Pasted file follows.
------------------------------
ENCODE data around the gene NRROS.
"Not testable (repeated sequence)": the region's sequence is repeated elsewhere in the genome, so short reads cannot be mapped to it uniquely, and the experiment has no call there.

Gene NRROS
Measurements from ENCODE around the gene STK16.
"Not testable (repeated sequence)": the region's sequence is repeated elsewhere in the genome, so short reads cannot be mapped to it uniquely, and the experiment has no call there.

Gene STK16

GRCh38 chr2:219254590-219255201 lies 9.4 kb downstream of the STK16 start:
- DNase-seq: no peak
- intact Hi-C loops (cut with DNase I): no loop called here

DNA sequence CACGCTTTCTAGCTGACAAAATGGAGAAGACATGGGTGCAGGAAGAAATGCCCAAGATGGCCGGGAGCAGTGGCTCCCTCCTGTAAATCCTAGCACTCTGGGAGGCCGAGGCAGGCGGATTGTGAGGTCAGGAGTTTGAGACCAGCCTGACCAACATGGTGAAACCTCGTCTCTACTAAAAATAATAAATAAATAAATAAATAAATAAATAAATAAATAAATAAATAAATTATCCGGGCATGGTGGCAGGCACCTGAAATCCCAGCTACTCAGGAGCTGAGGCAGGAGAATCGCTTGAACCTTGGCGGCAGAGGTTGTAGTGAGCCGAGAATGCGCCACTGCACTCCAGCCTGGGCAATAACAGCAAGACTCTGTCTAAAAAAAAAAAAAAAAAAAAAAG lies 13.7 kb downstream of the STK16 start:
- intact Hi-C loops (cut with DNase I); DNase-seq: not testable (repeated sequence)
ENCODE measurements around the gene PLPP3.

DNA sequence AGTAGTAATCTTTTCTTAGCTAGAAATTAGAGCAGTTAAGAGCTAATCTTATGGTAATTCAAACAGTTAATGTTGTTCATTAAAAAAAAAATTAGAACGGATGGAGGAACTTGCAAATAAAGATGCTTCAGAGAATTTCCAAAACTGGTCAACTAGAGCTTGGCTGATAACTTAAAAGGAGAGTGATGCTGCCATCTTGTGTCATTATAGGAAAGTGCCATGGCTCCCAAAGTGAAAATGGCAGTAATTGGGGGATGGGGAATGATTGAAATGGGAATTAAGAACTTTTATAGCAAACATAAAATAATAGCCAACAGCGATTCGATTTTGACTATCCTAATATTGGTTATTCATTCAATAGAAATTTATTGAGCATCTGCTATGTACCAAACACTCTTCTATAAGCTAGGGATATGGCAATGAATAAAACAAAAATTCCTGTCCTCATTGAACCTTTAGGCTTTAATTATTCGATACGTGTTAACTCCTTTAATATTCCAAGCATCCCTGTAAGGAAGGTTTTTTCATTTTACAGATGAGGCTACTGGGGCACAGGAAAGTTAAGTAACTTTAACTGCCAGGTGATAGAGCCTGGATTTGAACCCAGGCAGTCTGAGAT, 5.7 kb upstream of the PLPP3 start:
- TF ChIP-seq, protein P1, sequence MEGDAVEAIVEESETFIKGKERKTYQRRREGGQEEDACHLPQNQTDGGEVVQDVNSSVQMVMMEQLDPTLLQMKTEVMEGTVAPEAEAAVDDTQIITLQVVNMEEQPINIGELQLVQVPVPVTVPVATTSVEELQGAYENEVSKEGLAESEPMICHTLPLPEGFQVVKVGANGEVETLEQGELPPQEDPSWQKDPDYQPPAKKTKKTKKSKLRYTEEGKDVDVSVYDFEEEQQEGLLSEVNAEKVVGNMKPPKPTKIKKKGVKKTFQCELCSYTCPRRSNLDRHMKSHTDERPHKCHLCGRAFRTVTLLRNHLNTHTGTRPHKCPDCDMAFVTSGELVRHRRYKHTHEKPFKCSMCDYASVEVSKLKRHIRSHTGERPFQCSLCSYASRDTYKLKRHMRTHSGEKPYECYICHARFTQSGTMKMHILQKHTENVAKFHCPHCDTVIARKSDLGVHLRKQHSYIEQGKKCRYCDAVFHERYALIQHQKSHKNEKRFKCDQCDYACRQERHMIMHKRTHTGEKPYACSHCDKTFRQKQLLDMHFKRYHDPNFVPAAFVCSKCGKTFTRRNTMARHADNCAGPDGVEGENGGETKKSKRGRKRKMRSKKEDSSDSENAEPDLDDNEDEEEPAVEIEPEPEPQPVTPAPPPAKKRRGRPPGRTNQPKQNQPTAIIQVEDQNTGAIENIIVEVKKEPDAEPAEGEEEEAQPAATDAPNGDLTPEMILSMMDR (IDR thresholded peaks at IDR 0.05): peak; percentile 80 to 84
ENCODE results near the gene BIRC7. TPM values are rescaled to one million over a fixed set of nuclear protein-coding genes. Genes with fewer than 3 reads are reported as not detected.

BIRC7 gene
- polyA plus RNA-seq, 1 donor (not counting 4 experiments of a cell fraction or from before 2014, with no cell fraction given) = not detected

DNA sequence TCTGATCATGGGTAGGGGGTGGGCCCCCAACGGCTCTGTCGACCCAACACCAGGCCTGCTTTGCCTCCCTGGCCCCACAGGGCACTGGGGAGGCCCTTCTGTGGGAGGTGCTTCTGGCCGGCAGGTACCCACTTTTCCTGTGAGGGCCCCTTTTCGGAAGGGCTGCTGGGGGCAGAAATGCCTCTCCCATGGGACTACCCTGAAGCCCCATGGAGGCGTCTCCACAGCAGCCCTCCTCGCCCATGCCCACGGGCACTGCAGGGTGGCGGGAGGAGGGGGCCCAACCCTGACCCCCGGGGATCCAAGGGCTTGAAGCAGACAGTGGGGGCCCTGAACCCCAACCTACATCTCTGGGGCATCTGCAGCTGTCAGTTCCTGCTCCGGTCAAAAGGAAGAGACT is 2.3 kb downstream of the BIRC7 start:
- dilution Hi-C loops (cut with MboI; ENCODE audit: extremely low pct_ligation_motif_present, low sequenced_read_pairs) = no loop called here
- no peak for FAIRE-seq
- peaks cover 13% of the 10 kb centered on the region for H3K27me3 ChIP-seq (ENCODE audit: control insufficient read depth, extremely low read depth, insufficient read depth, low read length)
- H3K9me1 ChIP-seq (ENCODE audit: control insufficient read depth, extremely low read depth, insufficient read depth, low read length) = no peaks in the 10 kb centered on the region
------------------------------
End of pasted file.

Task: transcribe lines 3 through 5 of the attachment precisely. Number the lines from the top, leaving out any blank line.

Gene NRROS
Measurements from ENCODE around the gene STK16.
"Not testable (repeated sequence)": the region's sequence is repeated elsewhere in the genome, so short reads cannot be mapped to it uniquely, and the experiment has no call there.